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|Single by John Lennon|
|from the album Walls and Bridges|
|B-side||"What You Got"|
|Released||16 December 1974|
|John Lennon singles chronology|
|Walls and Bridges track listing|
|Single by R.E.M.|
|from the album Instant Karma: The Amnesty International Campaign to Save Darfur|
|R.E.M. singles chronology|
"#9 Dream" is a song written by John Lennon and first issued on his 1974 album Walls and Bridges. It was released as the second single from that album months later, on Apple Records catalogue Apple 1878 in the United States and Apple R6003 in the United Kingdom. Fittingly, it peaked at number 9 on the Billboard Hot 100, and it hit number 23 on the British singles chart. A video for the song was made in 2003.
"#9 Dream" came to Lennon in a dream. Lennon has said that the song was just "churned out" with "no inspiration."
That's what I call craftsmanship writing, meaning, you know, I just churned that out. I'm not putting it down, it's just what it is, but I just sat down and wrote it, you know, with no real inspiration, based on a dream I'd had.— John Lennon, 1980, BBC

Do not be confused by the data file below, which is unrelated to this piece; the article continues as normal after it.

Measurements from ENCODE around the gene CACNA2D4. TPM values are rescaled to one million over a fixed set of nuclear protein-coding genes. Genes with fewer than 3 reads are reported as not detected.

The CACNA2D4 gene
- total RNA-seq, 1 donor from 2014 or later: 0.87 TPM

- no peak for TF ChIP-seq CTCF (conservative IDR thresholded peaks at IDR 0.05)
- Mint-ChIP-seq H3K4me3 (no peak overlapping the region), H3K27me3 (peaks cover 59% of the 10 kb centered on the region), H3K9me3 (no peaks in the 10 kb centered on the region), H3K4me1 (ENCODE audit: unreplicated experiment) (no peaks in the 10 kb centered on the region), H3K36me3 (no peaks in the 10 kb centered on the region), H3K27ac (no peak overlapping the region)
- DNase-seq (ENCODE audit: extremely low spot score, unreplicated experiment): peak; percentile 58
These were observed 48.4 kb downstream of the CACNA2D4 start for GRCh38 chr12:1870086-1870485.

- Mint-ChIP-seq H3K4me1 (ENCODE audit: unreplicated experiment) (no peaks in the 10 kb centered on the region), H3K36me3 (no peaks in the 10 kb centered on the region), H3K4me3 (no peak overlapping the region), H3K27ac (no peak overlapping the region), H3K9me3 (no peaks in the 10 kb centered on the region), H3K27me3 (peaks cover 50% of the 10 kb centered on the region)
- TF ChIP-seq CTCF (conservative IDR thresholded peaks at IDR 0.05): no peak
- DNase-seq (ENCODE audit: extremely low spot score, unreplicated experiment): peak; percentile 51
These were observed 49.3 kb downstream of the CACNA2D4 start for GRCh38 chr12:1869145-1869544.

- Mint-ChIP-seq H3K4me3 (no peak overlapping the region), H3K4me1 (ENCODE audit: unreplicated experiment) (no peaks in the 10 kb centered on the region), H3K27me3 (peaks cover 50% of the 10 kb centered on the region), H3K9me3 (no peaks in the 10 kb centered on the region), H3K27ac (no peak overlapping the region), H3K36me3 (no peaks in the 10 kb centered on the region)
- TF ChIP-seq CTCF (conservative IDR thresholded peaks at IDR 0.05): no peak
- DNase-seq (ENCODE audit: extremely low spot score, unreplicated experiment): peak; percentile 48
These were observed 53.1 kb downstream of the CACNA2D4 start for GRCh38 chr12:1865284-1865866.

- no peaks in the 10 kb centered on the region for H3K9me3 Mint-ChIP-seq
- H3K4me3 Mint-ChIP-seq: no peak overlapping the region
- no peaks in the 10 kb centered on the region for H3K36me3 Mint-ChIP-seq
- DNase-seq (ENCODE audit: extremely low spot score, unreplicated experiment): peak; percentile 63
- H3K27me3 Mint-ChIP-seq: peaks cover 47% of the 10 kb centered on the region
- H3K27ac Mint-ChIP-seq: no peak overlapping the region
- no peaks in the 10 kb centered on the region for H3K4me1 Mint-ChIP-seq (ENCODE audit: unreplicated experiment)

According to May Pang's website, two working titles for the song were "So Long Ago" and "Walls & Bridges". Pang also states that the phrase repeated in the chorus, "Ah! böwakawa poussé, poussé", came to Lennon in a dream and has no specific meaning. Pang added that Al Coury of Capitol Records initially protested against the use of the word "pussy" in the chorus, but after Lori Burton, the wife of studio engineer Roy Cicala, suggested that it should be sung as "poussé," as if in a foreign language, the lyrics were kept.
The song was notable as a favourite of Lennon's, despite his later claim that the song was a "throwaway." Pang said on the matter, "This was one of John's favorite songs, because it literally came to him in a dream. He woke up and wrote down those words along with the melody. He had no idea what it meant, but he thought it sounded beautiful."
Lennon liked the string arrangement he wrote for Harry Nilsson's rendition of "Many Rivers to Cross," originally by Jimmy Cliff, from the album Pussy Cats so much that he decided to incorporate it into the song.
The backing vocal is provided by May Pang, Lennon's partner at the time. Lennon wrote and arranged the song around his dream, hence the title and atmospheric, dreamlike feel, including the use of cellos in the chorus. The song is also much more heavily produced than most songs that Lennon produced.
It peaked, coincidentally, at number 9 on the Billboard Hot 100, also peaking at number 10 on the Cashbox Top 100 in the US. It also charted at number 23 on the UK Singles Chart and number 35 in Canada.
The musicians who performed on the original recording were as follows:
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